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Substantial Reduction of Pain and Suffering Damages Award Ordered on Appeal in Ankle Injury Case

Posted in Ankle Injuries

On June 1, 2002, Ruth Williams tripped and fell down a flight of stairs at the Nevins Street subway station in Brooklyn:

Ms. Williams, at the time an unemployed 51 year old, sustained a badly fractured ankle in the accident and claimed that the subway station operator was liable (because of a missing tile). A Brooklyn jury partly agreed, finding that both parties shared responsibility – the transit authority 80%, Williams 20%.

A separate jury then convened and, on August 17, 2009, awarded pain and suffering damages in the sum of $1,600,000 ($600,000 past – 7 years, $1,000,000 future – 25 years).

On defendant’s motion claiming excessiveness, the trial judge reduced the award to $400,000 ($150,000 past, $250,000 future).

Now, on plaintiff’s appeal arguing that the jury verdict should be reinstated, the appeals court, in Williams v. New York City Transit Authority (2d Dept. 2012), has ordered  that $600,000 is the proper amount of damages for Ms. Williams.

As indicated in the appellate court’s decision, Ms. Williams sustained a bimalleolar fracture of her ankle (where the lateral malleolus and the medial malleolus are both broken and the ankle is unstable).

Ms. Williams required open reduction and internal fixation surgery in which several screws were inserted into her ankle.

Here are additional injury details:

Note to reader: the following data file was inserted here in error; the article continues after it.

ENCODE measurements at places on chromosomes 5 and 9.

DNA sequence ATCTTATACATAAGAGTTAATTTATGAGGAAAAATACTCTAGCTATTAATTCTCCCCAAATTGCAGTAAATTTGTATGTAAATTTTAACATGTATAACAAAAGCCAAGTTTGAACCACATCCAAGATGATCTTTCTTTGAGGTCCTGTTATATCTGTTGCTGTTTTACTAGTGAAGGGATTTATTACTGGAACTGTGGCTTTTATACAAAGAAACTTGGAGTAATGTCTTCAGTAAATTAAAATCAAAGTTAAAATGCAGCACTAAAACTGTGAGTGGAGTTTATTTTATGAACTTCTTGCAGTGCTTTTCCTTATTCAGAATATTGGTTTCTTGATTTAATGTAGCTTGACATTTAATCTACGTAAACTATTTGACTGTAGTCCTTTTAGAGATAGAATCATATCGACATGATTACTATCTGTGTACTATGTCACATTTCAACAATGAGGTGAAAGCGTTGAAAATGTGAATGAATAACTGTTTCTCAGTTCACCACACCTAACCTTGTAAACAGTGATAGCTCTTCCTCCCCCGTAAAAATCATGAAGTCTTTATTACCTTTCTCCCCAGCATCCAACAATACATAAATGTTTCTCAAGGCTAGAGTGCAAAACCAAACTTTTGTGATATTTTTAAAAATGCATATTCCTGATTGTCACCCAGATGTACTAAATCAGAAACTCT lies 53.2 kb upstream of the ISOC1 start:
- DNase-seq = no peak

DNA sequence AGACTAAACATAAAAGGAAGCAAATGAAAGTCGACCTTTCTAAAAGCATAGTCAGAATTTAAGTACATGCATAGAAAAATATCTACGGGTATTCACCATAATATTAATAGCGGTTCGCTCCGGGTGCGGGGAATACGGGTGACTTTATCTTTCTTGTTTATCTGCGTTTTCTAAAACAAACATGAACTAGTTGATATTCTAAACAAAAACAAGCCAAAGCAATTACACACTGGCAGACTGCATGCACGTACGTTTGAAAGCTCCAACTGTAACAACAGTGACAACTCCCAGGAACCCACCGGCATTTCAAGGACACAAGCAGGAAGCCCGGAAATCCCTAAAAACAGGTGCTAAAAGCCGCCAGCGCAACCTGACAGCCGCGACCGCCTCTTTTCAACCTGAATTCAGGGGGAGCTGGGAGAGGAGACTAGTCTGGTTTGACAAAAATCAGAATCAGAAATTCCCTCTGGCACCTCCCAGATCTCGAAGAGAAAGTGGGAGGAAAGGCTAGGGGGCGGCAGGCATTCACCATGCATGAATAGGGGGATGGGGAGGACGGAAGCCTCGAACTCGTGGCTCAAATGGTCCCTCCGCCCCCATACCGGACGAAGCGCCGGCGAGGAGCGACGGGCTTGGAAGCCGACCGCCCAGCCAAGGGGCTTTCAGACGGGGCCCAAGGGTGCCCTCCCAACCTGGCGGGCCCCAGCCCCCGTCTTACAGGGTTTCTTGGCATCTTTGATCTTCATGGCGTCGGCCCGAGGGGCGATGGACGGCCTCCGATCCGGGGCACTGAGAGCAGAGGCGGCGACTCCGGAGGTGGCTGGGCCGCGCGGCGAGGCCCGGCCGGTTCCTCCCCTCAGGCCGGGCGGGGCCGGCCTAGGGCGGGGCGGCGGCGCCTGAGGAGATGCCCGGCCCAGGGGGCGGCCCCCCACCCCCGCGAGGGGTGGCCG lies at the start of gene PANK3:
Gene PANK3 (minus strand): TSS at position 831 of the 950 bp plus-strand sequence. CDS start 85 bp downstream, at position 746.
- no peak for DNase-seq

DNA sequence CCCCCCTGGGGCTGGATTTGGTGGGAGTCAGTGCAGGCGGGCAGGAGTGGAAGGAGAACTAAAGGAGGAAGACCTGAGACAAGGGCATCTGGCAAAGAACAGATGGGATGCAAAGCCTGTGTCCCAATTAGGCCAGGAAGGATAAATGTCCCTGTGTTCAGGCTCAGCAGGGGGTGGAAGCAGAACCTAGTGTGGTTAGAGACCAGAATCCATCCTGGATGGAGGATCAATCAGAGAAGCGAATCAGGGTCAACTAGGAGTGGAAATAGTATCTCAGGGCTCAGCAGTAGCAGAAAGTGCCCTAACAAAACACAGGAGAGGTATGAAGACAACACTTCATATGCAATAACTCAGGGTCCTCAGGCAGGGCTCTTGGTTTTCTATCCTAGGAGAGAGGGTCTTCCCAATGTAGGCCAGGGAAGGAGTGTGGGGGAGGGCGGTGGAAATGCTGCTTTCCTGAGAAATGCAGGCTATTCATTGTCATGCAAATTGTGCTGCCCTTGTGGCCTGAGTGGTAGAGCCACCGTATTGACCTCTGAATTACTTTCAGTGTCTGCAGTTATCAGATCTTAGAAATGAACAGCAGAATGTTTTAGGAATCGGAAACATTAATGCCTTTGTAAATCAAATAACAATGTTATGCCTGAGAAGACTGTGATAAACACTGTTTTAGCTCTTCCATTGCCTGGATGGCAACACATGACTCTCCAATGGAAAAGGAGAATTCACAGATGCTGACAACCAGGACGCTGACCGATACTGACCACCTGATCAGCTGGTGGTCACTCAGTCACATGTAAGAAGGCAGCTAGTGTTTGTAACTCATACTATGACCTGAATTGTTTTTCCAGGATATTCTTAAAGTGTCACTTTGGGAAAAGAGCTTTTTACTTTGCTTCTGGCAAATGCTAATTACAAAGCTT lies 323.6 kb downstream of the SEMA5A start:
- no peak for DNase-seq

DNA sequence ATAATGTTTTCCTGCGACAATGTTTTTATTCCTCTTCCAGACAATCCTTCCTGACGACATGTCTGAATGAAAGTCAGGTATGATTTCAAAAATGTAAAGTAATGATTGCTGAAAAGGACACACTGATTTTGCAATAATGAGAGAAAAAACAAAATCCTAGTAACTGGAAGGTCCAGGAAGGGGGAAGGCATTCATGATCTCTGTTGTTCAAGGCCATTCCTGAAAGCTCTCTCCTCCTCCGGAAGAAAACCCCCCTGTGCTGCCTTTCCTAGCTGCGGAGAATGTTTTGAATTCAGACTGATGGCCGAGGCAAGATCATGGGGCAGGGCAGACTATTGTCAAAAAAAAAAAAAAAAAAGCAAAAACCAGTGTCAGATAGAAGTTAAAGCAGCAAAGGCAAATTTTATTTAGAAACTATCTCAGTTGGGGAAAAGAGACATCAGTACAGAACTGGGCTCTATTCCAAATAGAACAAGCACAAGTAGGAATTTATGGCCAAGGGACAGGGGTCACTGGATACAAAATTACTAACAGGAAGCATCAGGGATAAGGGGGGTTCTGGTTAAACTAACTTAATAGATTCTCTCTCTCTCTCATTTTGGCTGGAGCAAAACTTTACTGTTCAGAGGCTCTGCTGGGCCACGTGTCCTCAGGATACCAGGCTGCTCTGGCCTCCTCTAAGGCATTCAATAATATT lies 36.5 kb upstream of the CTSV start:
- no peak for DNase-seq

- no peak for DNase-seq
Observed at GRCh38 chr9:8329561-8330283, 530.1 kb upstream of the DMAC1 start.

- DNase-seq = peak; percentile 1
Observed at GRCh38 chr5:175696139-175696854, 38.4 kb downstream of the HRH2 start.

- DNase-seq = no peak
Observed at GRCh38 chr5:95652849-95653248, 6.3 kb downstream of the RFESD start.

• hospitalized five days
  • casted (from ankle to knee) and crutches 10 weeks, brace and wheelchair two months
  • post-traumatic arthritis
  • at the time of trial plaintiff complained of severe pain, swelling stiffness, weakness and numbness in her toes and had 25% loss of range of motion

The defense argued on appeal that plaintiff had largely recovered and that several facts indicated her injury was not terribly debilitating:

  • Plaintiff had never been prescribed pain medication for her ankle and merely used Tylenol and the like over the counter.
  • She was discharged from her surgeon’s care in November 2002, saw him again once in 2005 and then not again until 2009, just before trial.
  • One year after the accident, Ms. Williams took a job tending to a three week old baby and six years later, at the time of trial, she was still tending to the child, five full days a week

Inside Information:

  • The jury’s additional award of $35,000 for future medical expenses was vacated by the trial judge and his decision was affirmed on appeal. While plaintiff’s doctor testified that he had discussed future surgery (ankle fusion) that he thought might cost $10,000, he did not state that the surgery was recommended, needed or likely. Therefore, the future medical expense award was deemed impermissibly speculative and dismissed.
  • Plaintiff’s surgeon testified that x-rays confirmed his diagnosis of degenerative arthritis but he failed to produce the x-rays in court and the defense expert opined that there was no arthritis.